Many people who identify with reproductive justice take a pro-choice stand on abortion, but there are many of us who don’t. Loretta Ross, the head of SisterSong, a very influential reproductive justice organization, talks about “perfect choice.” If everyone had the means to do what they wanted to do reproductively and sexually, that would be the state of perfect choice. Some people believe that in that state there would still be abortions, and others of us think that it would be rare to nonexistent.

So that’s why we started All Our Lives, and we’ve had very interesting dialogues, mostly behind the scenes, with both pro-life and pro-choice people. One thing that we’re finding is a niche that nobody’s taken up is that a lot of scientific research now suggests that methods that were considered abortifacient really aren’t—there is so much resistance to hearing that perspective. We also have on our website a PowerPoint presentation called “Family Planning Freedom is Prolife.” It gives 10 reasons, many backed up with scientific studies. It addresses a lot of myths that both pro-life and pro-choice people have.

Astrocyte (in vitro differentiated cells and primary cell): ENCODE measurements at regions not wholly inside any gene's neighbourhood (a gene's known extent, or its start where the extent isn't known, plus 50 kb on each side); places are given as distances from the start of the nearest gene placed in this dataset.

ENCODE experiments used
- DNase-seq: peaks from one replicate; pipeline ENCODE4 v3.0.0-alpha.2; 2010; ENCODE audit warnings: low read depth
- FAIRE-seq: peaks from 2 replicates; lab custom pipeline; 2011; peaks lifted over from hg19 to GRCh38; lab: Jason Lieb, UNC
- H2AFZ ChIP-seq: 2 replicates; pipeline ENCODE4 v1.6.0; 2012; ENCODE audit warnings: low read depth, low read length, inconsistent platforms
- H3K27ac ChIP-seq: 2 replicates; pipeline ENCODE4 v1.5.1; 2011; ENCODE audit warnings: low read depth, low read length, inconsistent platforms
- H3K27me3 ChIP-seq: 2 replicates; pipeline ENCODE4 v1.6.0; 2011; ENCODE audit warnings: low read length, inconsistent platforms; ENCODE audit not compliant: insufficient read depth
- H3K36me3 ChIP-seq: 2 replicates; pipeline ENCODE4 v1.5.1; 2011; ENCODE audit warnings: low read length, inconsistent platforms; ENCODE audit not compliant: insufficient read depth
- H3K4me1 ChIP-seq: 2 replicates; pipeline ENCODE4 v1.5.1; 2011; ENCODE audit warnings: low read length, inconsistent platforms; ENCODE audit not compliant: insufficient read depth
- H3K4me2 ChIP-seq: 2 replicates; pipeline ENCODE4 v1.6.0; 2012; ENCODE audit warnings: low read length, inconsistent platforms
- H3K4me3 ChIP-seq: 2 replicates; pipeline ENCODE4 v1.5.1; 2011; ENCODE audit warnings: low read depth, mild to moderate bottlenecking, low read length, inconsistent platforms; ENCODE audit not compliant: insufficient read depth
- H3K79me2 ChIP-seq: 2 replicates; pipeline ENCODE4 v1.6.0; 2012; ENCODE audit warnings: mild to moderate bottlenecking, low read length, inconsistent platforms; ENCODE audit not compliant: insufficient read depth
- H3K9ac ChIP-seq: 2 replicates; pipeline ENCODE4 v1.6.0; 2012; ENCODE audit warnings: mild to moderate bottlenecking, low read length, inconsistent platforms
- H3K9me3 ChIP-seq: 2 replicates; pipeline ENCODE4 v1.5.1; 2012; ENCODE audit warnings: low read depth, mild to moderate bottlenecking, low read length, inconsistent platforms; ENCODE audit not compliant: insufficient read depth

“As many as God sends us” is a family planning choice, and natural family planning is one, but the important thing is I don’t think “choice” is an empty word. Some people think it’s a cover for all abortion all the time, but I think it’s very real. You can’t just talk about choice in a vacuum; you have to talk about how it’s compromised by issues of race, gender, disability, class, sexual orientation. Environmental justice is one; a lot of women are losing their ability to conceive when they want to because of environmental toxins.